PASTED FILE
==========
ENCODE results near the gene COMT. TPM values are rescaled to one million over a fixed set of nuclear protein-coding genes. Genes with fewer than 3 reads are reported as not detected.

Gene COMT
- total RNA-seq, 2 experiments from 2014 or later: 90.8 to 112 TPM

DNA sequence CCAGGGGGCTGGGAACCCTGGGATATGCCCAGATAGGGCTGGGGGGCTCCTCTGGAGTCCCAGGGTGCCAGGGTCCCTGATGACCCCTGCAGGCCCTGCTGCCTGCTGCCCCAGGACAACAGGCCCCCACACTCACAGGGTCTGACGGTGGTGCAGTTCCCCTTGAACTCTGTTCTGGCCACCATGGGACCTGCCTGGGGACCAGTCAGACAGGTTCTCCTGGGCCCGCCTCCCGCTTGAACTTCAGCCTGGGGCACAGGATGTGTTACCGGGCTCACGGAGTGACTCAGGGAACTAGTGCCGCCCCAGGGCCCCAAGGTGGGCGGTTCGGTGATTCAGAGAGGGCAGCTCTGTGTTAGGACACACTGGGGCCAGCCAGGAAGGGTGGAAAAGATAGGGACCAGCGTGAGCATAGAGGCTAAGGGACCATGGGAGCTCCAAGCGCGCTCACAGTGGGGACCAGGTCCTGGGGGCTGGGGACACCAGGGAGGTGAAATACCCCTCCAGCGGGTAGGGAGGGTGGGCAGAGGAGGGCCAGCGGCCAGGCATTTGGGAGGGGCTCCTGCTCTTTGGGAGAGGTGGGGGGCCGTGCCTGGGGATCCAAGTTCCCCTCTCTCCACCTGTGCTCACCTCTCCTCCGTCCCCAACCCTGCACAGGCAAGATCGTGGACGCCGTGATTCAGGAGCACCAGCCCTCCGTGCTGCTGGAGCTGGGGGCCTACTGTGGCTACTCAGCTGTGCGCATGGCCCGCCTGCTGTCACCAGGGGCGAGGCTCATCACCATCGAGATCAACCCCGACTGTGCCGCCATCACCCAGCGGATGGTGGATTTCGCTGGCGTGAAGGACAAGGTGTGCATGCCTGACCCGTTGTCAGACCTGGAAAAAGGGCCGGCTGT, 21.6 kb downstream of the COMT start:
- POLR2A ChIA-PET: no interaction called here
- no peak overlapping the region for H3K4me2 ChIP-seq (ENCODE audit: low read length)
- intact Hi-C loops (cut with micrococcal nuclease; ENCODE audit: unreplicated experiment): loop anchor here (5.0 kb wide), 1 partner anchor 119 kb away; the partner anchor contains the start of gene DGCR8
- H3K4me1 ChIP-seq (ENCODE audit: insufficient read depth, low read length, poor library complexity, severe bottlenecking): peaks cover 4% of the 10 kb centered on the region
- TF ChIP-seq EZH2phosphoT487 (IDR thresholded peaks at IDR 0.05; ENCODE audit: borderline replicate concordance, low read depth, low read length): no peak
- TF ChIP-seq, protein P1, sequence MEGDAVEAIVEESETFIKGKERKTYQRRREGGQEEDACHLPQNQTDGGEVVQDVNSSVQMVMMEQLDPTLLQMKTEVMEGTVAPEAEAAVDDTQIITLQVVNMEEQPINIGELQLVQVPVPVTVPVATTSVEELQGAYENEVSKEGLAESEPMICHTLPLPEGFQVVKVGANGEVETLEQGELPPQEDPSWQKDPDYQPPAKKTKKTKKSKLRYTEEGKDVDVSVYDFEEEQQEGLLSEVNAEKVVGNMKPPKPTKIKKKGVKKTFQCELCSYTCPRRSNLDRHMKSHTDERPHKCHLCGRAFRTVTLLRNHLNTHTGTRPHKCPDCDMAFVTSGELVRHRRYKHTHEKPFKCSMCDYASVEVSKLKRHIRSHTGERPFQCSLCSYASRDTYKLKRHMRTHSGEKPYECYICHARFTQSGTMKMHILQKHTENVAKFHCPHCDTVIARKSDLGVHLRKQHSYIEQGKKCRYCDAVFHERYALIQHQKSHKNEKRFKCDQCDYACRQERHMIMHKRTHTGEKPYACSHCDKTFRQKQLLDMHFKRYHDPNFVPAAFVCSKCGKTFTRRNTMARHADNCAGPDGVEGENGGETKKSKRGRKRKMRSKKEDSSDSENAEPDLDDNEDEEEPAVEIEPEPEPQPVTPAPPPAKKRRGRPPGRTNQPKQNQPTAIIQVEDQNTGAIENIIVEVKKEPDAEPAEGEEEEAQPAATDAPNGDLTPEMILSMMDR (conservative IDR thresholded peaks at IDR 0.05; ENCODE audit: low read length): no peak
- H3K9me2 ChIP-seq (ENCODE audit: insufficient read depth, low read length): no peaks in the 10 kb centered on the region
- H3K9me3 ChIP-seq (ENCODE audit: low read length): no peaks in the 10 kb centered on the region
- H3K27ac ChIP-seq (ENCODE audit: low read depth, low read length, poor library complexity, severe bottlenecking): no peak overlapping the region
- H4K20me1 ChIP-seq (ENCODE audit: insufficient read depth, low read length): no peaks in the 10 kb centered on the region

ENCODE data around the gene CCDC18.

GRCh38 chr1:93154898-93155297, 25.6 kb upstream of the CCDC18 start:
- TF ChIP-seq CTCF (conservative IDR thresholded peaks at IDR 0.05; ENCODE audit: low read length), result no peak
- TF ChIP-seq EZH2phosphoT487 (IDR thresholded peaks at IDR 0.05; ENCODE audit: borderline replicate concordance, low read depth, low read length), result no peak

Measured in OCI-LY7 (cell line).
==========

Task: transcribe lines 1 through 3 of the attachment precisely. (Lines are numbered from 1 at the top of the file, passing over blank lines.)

ENCODE results near the gene COMT. TPM values are rescaled to one million over a fixed set of nuclear protein-coding genes. Genes with fewer than 3 reads are reported as not detected.

Gene COMT
- total RNA-seq, 2 experiments from 2014 or later: 90.8 to 112 TPM